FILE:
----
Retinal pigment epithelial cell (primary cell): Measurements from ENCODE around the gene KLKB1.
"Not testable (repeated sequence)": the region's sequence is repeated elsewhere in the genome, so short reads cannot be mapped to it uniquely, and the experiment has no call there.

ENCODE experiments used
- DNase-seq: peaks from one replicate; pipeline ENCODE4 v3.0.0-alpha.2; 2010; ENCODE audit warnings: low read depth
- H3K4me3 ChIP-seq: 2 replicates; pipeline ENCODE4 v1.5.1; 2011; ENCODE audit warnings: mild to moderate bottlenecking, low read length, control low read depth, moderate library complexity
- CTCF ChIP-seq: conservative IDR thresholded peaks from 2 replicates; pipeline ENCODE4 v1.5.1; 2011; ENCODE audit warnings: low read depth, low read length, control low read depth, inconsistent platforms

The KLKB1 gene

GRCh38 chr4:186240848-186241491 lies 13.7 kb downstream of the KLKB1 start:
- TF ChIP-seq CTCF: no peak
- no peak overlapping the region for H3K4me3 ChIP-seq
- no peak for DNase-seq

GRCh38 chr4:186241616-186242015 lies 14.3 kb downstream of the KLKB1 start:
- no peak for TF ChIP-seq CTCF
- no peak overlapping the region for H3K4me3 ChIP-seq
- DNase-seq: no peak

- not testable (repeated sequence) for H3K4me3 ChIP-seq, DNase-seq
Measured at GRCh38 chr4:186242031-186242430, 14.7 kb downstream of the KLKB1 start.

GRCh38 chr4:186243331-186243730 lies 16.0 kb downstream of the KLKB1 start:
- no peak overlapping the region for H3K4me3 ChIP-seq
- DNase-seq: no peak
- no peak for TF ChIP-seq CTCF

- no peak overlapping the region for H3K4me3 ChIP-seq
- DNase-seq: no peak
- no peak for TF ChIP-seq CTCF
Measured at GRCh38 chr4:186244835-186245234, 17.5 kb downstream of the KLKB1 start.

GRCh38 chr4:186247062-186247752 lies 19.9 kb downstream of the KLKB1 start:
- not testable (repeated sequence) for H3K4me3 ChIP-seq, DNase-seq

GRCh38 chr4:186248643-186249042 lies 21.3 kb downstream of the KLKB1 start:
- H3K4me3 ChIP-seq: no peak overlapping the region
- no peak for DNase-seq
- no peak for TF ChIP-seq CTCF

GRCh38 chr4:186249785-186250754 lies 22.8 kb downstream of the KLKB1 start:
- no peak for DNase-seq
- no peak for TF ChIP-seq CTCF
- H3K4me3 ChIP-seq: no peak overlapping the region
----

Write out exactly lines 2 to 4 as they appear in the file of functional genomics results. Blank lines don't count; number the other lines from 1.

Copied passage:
"Not testable (repeated sequence)": the region's sequence is repeated elsewhere in the genome, so short reads cannot be mapped to it uniquely, and the experiment has no call there.

ENCODE experiments used
- DNase-seq: peaks from one replicate; pipeline ENCODE4 v3.0.0-alpha.2; 2010; ENCODE audit warnings: low read depth